(text: traditional Latin & traditional Hindu) for mixed choir and 3-part descant; 5' (2013) (commissioned by the UW-Madison Choral Department)
performed by the University of Wisconsin-Madison choirs (phone recording, as the official one was lost) :
text: Latin: Dona Nobis Pacem (grant us peace.)
from the Hindu: Let there be peace in the heavens, Let there be peace in the atmosphere, Peace on the earth. Let there be harmony in the planets and in the stars, and perfection in eternal knowledge. May everything in the universe be at peace. Let peace pervade everywhere, at all times. May I experience that peace within my own heart.
composer’s note: I’ve always been surprisingly moved by the classic three-part round “Dona Nobis Pacem.” It’s very simple, but beautiful, and something about the way in which it keeps asking for peace in a cyclical way inspires me every time. In “Peace, Everywhere” I take that round as a starting point, and add a 4-part choral piece on top of it, interacting with it in ways that enhance its beauty and cast some new light on something that feels so familiar.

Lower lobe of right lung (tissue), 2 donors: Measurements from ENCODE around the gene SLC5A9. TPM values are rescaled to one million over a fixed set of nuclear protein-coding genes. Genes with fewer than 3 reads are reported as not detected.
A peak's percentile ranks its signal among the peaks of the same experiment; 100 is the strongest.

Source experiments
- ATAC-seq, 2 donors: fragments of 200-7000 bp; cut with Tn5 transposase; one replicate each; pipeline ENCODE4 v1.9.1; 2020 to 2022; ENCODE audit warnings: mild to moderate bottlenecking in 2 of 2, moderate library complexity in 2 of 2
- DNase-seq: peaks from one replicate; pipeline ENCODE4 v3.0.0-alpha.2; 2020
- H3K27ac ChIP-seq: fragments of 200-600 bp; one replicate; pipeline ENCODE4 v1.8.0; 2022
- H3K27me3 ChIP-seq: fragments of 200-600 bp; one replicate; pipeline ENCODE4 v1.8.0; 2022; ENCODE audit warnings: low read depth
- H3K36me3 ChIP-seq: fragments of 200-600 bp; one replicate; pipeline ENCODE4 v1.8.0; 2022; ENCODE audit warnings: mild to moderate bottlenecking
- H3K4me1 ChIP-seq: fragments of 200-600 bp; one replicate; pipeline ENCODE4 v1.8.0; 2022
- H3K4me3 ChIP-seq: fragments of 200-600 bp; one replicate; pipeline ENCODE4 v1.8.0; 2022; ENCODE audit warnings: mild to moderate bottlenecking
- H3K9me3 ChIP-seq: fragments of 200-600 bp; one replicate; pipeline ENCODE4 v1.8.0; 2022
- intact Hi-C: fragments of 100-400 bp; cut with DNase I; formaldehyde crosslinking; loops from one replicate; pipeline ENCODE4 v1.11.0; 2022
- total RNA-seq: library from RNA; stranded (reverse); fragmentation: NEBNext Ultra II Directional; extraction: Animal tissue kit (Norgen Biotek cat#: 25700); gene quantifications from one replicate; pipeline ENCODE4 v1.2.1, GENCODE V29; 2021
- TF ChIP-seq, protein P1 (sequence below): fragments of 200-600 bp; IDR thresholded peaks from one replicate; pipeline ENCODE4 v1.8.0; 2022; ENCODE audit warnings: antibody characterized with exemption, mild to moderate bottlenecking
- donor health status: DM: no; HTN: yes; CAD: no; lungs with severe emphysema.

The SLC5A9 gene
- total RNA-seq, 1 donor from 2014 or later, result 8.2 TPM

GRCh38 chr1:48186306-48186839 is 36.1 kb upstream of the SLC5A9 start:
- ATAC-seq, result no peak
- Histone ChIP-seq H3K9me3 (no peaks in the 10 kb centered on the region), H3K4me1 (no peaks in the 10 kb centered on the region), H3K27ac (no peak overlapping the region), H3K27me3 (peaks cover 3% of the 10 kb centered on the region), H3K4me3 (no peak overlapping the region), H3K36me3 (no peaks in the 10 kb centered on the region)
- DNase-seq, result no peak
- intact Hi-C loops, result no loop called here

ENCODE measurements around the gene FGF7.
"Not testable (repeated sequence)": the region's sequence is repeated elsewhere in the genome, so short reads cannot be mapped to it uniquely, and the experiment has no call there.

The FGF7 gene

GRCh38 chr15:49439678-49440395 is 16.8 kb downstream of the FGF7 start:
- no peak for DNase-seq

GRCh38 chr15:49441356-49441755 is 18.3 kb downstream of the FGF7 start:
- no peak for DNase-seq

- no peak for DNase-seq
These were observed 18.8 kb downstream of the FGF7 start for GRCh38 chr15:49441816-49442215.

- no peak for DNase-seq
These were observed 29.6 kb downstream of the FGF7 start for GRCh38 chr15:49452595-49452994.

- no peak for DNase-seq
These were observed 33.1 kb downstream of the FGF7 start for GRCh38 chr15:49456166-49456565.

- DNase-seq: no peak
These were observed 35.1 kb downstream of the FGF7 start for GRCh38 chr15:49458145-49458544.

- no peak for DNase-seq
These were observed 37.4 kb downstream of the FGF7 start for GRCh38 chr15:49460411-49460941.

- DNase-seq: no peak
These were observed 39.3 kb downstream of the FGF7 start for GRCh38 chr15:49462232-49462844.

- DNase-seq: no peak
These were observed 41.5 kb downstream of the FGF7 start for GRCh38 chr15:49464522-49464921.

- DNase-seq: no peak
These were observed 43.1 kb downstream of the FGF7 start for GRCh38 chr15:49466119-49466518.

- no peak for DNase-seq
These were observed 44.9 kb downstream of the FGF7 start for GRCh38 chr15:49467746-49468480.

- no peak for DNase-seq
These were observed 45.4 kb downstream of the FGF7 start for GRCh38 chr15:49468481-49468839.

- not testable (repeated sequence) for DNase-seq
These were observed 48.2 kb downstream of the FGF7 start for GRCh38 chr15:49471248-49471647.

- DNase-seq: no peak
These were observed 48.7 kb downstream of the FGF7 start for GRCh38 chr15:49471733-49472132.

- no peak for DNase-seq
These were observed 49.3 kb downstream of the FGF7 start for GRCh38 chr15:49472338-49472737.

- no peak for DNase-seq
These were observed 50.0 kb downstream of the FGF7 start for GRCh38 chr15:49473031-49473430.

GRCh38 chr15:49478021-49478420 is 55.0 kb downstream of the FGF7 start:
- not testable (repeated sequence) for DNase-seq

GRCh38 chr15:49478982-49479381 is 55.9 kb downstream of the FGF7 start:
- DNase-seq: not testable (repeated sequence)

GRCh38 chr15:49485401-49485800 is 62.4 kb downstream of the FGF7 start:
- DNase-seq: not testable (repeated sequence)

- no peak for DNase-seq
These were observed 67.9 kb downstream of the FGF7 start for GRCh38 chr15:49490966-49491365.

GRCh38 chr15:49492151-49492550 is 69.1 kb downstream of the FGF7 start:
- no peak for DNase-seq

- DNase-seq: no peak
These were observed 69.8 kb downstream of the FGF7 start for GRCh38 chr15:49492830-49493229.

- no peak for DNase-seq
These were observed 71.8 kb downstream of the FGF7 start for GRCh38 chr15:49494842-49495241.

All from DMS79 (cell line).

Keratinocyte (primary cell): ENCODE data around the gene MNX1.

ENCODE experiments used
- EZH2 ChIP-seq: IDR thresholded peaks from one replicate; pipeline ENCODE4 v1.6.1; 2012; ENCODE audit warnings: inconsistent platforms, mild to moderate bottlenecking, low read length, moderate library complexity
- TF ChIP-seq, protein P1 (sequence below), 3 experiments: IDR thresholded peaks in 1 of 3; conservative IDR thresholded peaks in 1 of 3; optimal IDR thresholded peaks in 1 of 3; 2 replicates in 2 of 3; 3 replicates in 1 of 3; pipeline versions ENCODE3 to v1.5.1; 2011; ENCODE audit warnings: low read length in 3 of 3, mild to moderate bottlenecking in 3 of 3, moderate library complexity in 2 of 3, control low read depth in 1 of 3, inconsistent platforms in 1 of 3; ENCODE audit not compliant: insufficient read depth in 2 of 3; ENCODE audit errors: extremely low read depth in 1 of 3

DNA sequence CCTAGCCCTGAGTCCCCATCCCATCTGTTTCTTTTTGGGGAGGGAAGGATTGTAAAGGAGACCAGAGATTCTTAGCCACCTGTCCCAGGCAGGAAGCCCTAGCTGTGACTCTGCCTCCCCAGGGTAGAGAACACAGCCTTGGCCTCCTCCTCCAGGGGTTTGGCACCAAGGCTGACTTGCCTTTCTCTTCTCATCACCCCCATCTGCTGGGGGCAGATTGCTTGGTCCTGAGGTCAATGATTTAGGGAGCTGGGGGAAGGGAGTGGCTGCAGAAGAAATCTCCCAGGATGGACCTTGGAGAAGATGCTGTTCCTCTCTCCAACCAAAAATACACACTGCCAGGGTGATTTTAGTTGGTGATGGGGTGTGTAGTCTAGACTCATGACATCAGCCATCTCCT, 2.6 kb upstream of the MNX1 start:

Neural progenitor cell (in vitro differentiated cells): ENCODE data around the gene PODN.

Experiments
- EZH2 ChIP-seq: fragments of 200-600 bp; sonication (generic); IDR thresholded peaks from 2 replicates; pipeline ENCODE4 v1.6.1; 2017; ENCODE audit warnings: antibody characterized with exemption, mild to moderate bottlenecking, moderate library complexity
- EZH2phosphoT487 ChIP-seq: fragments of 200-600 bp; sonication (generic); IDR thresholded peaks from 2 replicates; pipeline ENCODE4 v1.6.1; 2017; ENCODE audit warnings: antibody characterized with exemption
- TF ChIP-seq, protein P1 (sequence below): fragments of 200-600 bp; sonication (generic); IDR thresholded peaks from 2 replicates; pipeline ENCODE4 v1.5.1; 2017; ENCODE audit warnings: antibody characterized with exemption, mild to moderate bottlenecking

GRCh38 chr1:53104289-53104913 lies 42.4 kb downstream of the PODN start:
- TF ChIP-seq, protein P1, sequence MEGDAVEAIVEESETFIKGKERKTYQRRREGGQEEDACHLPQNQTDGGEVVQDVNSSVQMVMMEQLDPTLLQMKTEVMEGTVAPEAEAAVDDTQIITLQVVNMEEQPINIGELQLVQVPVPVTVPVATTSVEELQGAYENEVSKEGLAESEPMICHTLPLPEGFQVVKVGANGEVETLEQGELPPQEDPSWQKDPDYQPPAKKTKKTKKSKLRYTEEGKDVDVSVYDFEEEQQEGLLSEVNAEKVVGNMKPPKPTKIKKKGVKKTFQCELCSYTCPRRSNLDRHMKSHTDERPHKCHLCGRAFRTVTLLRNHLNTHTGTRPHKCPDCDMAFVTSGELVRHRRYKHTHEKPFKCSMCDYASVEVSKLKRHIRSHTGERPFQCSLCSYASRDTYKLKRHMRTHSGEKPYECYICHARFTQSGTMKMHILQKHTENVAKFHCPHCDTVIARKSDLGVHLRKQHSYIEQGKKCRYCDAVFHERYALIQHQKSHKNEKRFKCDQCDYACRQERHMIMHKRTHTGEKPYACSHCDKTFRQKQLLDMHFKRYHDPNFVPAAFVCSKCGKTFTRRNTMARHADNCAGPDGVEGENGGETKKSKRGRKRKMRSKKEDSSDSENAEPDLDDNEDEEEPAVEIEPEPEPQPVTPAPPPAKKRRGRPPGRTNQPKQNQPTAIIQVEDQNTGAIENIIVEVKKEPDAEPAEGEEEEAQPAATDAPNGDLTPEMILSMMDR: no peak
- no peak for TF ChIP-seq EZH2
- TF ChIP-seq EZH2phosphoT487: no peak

First, “Dona Nobis Pacem” is presented in its basic form. Soon, a 4-part chorale is added above it, combining those Latin words with a Hindu prayer that asks for peace not only on earth but in the atmosphere and heavens above it. That 4-part chorale, in addition to enriching the harmonic language of “Dona Nobis Pacem,” erases the borders between its verses, creating a more free-flowing prayer for peace. As that chorale winds to a close, the “Dona Nobis Pacem” round stops, leaving the 4-part chorale in the clear to deliver the final twist on this prayer: not only peace everywhere in the universe, but peace in our hearts. After that prayer is given its shining moment, the “Dona Nobis Pacem” round starts up again, but this time both choirs sing it, now as a 7-part round full of cascading lines and ultra-lush texture.
“Peace, Everywhere” is not particularly difficult to sing; it is meant to be singable by many choirs, in many different contexts, in many different worlds. It takes something familiar (“Dona Nobis Pacem”) and extends it out, stretching it into a bigger context, a bigger cross-cultural statement about peace, and how peace needs to be not only everywhere in the world, but in ourselves.